New Washoe City in Washoe County, Nevada — The American Mountains (Southwest)
A Classic Tale of Boom And Bust
IN ITS HEYDAY, Bowers Mansion was one of the most extravagant houses in the Nevada Territory, a product of mining wealth and personal taste. The story of Eilley and Sandy Bowers is a historic boom and bust tale. The mansion itself remains a powerful symbol of Nevada's history — an era where fortunes skyrocketed overnight, and disappeared just as quickly.
TODAY, Bowers Mansion has been preserved for all of us to enjoy.
One Woman's Incredible Journey
EILLEY BOWERS was the visionary force behind this mansion. Independent and fiercely resourceful, her life is a captivating tale.
ALISON "EILLEY" ORAM was a young woman when she married Stephen Hunter and emigrated from Scotland to Salt Lake City as part of a Mormon migration. By the time the Hunters reached the Utah territory, the strain on their marriage was evident and they soon divorced.
IN SALT LAKE CITY Eilley married another Mormon, Alexander Cowen, and together they traveled to Washoe Valley on a church mission. That too ended in divorce. Eilley remained in the area and opened her own boardinghouse for miners in Gold Canyon,
Strikin' It Rich!
Mining Boom, Days of Glory
AS LUCK WOULD HAVE IT, a hardworking miner named Lemuel Sanford "Sandy" Bowers held a land claim right next to Eilley's at the Little Gold Hills mine. The two met, became business partners, married in 1859, and set up the Bowers Mining Company.
FOR MANY IT WAS JUST A DREAM, but the Bowers actually did strike it rich. Their mine began producing $18,000 a week in gold and silver. That's almost half a million dollars by today's currency value! From her humble beginnings in Scotland, Eilley became the "Queen of the Comstock."
Spare No Expense!
The Makings of a Mansion
EAGER TO SPEND THEIR SUDDEN FORTUNE, the Bowers decided to build a luxurious mansion here, on the land Eilley had acquired from Alexander Cowen in their divorce settlement. Boomtowns like Ophir, Franktown and Washoe City were springing up nearby, making it a strategic location.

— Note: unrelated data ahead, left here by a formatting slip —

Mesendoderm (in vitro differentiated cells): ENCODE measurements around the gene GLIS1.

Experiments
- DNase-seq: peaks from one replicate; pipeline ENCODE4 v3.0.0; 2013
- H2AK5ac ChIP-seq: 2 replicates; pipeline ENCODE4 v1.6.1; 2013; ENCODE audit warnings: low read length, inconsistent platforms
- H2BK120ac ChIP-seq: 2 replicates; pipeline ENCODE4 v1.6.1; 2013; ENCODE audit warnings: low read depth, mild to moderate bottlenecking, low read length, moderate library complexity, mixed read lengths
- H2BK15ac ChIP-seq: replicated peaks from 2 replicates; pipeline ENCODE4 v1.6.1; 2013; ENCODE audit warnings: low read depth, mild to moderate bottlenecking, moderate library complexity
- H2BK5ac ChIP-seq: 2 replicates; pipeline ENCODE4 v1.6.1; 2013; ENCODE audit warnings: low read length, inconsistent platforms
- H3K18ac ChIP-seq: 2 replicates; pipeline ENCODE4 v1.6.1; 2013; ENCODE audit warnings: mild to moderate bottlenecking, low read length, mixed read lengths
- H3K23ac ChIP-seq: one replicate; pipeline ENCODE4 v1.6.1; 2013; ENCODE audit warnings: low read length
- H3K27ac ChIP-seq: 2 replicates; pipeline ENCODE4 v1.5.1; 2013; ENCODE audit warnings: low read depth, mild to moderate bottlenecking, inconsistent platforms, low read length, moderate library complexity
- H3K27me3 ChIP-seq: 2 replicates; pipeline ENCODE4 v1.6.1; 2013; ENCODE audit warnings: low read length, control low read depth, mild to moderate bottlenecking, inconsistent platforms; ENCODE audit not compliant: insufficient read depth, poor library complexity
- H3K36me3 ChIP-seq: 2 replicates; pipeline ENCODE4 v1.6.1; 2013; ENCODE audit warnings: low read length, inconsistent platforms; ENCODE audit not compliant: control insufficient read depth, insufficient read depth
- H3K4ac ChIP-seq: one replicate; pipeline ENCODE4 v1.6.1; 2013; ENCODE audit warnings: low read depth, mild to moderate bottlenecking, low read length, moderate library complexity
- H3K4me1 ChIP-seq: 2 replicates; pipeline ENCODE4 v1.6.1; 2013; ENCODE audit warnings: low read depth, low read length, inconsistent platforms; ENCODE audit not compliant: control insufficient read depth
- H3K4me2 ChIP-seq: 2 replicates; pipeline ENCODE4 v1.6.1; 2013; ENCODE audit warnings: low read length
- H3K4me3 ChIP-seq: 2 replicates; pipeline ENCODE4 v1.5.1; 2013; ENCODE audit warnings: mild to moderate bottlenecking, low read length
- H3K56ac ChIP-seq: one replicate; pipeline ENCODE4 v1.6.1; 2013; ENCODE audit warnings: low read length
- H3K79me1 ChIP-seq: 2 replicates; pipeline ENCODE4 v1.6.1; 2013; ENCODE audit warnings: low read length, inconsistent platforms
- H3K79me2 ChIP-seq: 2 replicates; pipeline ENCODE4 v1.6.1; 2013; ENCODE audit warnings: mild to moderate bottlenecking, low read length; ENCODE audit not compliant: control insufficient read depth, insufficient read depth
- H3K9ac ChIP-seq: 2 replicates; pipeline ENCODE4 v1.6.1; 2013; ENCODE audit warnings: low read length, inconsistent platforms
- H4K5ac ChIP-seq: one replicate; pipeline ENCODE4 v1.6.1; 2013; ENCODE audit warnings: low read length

THE MANSION WAS BUILT in the Georgian and Italianate architectural styles. These styles reminded Eilley of the elegant homes in her native Scotland. She hired local stonecutters to help in the construction of her dream estate. She chose every
AS THE WALLS AND FLOORS WERE RISING to the bustle of hammers and saws, Sandy and Eilley went to Europe for ten lavish months to shop for their new house. They returned with the most elegant of European furnishings, and also a baby girl named Margaret Persia.
Climb High, Fall Hard
THROUGHOUT ALL OF EILLEY BOWER'S LIFE, triumph mixed with personal tragedy. For a time, it seemed as if the Bowers had everything — wealth, a magnificent home, and a daughter. Yet, the family's life soon took a turn toward troubled times.
THE MINE RAN DRY BY 1867. In 1868, Sandy died of silicosis (a miners' lung disease), just a few short years after their great dream home had been completed. In 1874, Eilley's beloved daughter Persia died suddenly at the age of 12. Eilley was left alone with a broken heart, the burden of a mine gone bust, and the formidable task of maintaining the mansion and property.
Picnics and Parties
Bowers Mansion as a Social Scene
FACED WITH MOUNTING FINANCIAL CHALLENGES, Eilley decided to open the mansion as a social attraction in an effort to make ends meet. It was promoted as a premier resort and entertainment destination. She hosted grand picnics and parties all summer long. This began a tradition of using the property for public fun and relaxation